For all the shitty things you will see on 4chan the one thing that remains constant is it is more or less uncensored free speech, with that freedom comes trolls, with it comes some things most people will not like (there is a reason it is known as the asshole of the internet) but at the same time there are some really intelligent people there.

Some of the most stimulating tech conversations I have had in my life have been on 4chan of all places and lasted the better part of 3 days and numerous threads, at the same time you've got things like the fappening & the hate threads for all shapes sizes and colors. Its humanity uncensored, its something that more and more you don't see because the world has turned into a politically correct, watered down version of a PBS kids morning show...

Comment Re:But? (Score 1) 276

Unfortunately I have, used to work for a company that custom made their own CNC controllers and software to work with their custom built machines. Wire wrapped cards & technology that was almost as old as I am, the hardest part was finding enough 486/P1 machines & industrial monochrome monitors to work with it.

Comment Re:Stupid (Score 1) 130

XBMC is an inferior media platform when compared to Plex.

You understand that the front end media player for Plex is an XBMC fork right?.. If it wasn't for the server/transcode features Plex would be just a shiny skin on the same essential core.

As someone mentioned above Plex is great till you throw 50k songs at it and another 5-6k videos into it then its true colors start to show as it munches through any/all available ram and it brings your normally fine machine to its knees.

Comment Re:Good job. (Score 3, Insightful) 43

The first post is actually useful and made by an AC, there is reason to stick around /. not all is lost yet.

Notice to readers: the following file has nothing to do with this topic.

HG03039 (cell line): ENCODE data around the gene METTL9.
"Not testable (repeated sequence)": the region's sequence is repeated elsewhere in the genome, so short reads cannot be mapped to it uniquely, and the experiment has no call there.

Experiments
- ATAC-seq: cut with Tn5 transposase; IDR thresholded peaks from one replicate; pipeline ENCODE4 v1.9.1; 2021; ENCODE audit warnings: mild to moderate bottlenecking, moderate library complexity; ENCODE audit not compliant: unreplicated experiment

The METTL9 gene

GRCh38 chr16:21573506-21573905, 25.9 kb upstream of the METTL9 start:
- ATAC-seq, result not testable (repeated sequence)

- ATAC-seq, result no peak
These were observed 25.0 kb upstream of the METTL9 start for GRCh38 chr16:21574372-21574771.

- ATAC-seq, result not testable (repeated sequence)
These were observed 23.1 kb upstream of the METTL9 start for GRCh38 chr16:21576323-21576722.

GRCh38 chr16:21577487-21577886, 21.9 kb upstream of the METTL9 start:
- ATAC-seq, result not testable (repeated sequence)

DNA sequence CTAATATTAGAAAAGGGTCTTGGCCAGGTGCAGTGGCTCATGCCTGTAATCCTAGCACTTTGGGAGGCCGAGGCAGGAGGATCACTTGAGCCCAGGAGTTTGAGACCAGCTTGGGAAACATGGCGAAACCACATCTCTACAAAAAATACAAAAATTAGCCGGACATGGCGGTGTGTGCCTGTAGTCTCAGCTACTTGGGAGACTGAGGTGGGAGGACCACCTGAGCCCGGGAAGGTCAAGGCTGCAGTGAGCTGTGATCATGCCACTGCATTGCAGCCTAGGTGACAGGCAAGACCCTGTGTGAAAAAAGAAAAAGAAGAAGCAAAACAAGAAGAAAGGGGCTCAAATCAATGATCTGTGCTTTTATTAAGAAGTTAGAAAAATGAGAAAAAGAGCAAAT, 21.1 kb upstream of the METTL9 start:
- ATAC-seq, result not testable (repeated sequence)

On a more serious note the AC hit the nail on the head, the point of doing test drills is to identify problems so they can be addressed before a bunch of people die or get irradiated so bad that they glow in the dark.

Comment Re:Incentive? (Score 1) 354

And if you think that CIA doesn't use the "lest something happens to your family" just as much as other intelligence agencies, I have land on the moon to sell you.

Correct me if I am wrong but isn't the CIA is specifically tasked as an external force with little/no authority to act inside the US as opposed to the NSA who is tasked with monitoring the dirty calls you make to your girlfriend/wife while your at work posting on /. ?..

Power

Laser Fusion's Brightest Hope 115

First time accepted submitter szotz writes "The National Ignition Facility has one foot in national defense and another in the future of commercial energy generation. That makes understanding the basic justification for the facility, which boasts the world's most powerful laser system, more than a little tricky. This article in IEEE Spectrum looks at NIF's recent missed deadline, what scientists think it will take for the facility to live up to its middle name, and all of the controversy and uncertainty that comes from a project that aspires to jumpstart commercial fusion energy but that also does a lot of classified work. NIF's national defense work is often glossed over in the press. This article pulls in some more detail and, in some cases, some very serious criticism. Physicist Richard Garwin, one of the designers of the hydrogen bomb, doesn't mince words. When it comes to nuclear weapons, he says in the article, '[NIF] has no relevance at all to primaries. It doesn't do a good job of mimicking secondaries...it validates the codes in regions that are not relevant to nuclear weapons.'"
Mars

4-Billion-Pixel Panorama View From Curiosity Rover 101

SternisheFan points out that there is a great new panorama made from shots from the Curiosity Rover. "Sweep your gaze around Gale Crater on Mars, where NASA's Curiosity rover is currently exploring, with this 4-billion-pixel panorama stitched together from 295 images. ...The entire image stretches 90,000 by 45,000 pixels and uses pictures taken by the rover's two MastCams. The best way to enjoy it is to go into fullscreen mode and slowly soak up the scenery — from the distant high edges of the crater to the enormous and looming Mount Sharp, the rover's eventual destination."